“This battle is a kind of firing range with a parallel barrage of artillery on us.” a Ukrainian soldier wrote in the Telegram app. “They are dismantling the city. It seems that today there was a new wave of attacks against them from all sides in the north, in the south, in short, while all our positions are holding, it has become extremely difficult here.”

Serhii Filimonov, the commander of an assault company on the city’s northern flank, also described heavy fighting and questioned the value of defending Bakhmut at the cost of some of his best special operations forces.

Returning from the front lines to a restaurant in a nearby town, the commander recalled fighting alongside a famous Ukrainian fighter, Dmytro Kotsiubailo, commander of the Da Vinci Wolf Battalion, when he was killed this month in a Russian artillery attack.

Mr. Filimonov, whose company is part of that battalion, and Mr. Kotsiubailo were volunteers who made a name for themselves and built serious combat units that have now been integrated into the Ukrainian army, specializing in assault.

In early March, Mr. Kotsiubailo, better known by his call sign Da Vinci, and Mr. Filimonov, his friend, were called in to fend off a Russian advance on Bakhmut’s northern flank that threatened the only paved road who entered the city. .

They successfully drove the Russian troops back, clearing three lines of trees. When Mr. Filimonov’s unit was pinned down by Russian fire, he said, Da Vinci broke into another line of trees and saved them.

The Russians responded with withering artillery fire, and three days later da Vinci was fatally wounded in the neck and chest by shrapnel from a shell. His body was taken to the Ukrainian capital, kyiv, where he was buried with full military honors, but Mr. Filimonov was caught up in preventing further Russian attacks and was unable to attend.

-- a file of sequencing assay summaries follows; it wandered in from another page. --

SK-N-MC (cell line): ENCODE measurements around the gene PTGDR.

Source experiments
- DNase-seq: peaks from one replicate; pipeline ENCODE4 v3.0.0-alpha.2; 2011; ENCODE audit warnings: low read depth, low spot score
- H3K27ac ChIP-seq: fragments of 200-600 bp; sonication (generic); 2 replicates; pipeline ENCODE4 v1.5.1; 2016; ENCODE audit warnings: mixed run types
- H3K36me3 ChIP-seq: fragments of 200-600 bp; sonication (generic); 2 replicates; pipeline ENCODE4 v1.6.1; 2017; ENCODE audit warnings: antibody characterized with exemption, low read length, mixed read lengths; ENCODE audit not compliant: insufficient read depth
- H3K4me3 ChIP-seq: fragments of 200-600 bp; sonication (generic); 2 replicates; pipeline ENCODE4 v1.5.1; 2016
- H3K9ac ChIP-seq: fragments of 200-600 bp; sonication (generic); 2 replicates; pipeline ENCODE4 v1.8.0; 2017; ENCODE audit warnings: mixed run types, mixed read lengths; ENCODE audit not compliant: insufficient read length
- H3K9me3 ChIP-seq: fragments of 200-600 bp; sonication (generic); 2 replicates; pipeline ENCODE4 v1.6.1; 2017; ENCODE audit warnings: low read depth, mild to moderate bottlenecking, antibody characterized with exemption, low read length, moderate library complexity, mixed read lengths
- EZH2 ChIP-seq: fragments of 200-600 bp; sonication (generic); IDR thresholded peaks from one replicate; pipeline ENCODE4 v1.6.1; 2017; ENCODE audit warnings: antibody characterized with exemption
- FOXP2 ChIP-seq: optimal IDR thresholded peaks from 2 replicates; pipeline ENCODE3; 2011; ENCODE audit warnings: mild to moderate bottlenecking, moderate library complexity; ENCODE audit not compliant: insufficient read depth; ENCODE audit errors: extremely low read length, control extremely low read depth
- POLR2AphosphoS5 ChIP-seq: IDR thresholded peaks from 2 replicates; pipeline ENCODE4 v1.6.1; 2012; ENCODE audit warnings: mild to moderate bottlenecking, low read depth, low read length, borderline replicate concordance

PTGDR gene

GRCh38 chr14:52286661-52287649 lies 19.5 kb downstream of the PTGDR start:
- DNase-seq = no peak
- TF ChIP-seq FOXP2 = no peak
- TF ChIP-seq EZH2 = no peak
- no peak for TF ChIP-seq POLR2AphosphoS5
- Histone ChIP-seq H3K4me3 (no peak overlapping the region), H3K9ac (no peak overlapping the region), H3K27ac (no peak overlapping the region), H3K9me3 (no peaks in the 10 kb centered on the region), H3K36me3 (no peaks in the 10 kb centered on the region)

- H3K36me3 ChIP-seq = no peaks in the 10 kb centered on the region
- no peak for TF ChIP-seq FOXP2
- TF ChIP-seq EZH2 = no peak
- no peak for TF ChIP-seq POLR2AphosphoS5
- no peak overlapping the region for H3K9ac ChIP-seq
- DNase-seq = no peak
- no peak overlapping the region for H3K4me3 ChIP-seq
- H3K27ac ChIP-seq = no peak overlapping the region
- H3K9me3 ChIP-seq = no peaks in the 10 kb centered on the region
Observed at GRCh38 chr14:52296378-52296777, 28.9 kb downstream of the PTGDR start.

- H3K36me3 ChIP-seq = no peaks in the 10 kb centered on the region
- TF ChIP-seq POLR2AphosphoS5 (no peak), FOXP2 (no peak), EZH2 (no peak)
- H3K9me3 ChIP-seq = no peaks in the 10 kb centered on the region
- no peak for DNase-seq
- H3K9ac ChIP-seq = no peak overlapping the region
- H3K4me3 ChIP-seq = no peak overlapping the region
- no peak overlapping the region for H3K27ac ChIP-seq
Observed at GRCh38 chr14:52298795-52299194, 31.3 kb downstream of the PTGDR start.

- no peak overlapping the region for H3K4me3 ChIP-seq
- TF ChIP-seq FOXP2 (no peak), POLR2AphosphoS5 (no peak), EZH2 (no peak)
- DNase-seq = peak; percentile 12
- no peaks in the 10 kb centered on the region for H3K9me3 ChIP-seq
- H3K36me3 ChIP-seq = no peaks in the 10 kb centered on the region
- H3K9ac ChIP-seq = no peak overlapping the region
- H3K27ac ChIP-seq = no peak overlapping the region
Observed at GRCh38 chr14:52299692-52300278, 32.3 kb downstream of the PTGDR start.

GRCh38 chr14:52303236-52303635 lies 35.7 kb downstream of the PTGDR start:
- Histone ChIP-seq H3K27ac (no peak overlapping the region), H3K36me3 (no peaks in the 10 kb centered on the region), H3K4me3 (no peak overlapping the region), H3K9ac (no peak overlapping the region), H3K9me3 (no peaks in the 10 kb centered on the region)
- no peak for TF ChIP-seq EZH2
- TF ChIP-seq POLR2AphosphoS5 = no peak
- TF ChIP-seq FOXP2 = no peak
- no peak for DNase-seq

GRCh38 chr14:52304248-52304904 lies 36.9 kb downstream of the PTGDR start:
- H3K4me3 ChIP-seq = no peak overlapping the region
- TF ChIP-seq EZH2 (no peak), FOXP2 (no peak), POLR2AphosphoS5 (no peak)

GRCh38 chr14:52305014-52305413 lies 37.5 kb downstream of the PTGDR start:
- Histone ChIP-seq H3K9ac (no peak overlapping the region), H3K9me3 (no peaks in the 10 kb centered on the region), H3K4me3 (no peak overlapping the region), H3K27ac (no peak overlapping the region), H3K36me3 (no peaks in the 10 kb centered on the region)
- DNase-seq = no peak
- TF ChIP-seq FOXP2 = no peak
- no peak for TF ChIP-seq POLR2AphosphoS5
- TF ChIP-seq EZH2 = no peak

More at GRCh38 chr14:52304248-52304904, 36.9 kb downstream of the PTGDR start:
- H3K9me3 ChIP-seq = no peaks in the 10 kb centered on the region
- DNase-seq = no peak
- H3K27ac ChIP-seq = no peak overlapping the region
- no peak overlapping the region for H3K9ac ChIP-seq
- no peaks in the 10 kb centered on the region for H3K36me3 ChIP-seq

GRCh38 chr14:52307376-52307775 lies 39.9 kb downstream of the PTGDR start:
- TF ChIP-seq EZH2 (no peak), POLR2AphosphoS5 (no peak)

The Russian artillery was so severe that he suffered a concussion and lost hearing in one ear, he said, but his unit has held its ground.

“It is a great loss for our battalion, for Ukraine, for the Armed Forces,” he said of Da Vinci’s death. “It is difficult to overcome the losses. And there are brigades with horrible losses.” Several of them have been rotated, he said, but Da Vinci Wolves was still on its feet.

Meanwhile, the Russians had stalled, he said, concurring with the commander of Tactical Group Adam.

“Now they stopped,” Filimonov said. “We have a strong line. But we need a strong counterattack.”

As some other commanders have pointed out, there are weaknesses and gaps in the Russian defenses. “Just as they can surround us, they can also be surrounded by us if we pierce their defense anywhere,” Filimonov said.

The Russians realize the danger themselves, he said, and Yevgeny Prigozhin, the head of the private military company Wagner, which is doing much of the fighting in Bakhmut, publicly warned of the danger in a video post while calling for more support. military for their own forces.

“If Wagner PMC backs down, the next thing in the story will happen,” he said in early March. “It is clear that the front will collapse. The front will collapse to the Russian borders, or perhaps beyond.”

Colonel Mezhevikin said that there were still strong Russian divisions guarding the critical points of defense, but that the regular units of the Russian army lacked morale and were easier to break. “It’s easier to fight them. They are running away,” he said.

But Wagner’s units, which include convicts, were threatened with physical punishment if they retreated, making them tougher opponents, he said. “They are afraid of giving up and leaving positions,” he explained. “They prefer to die here.”

Oleksandr Chubko contributed reporting.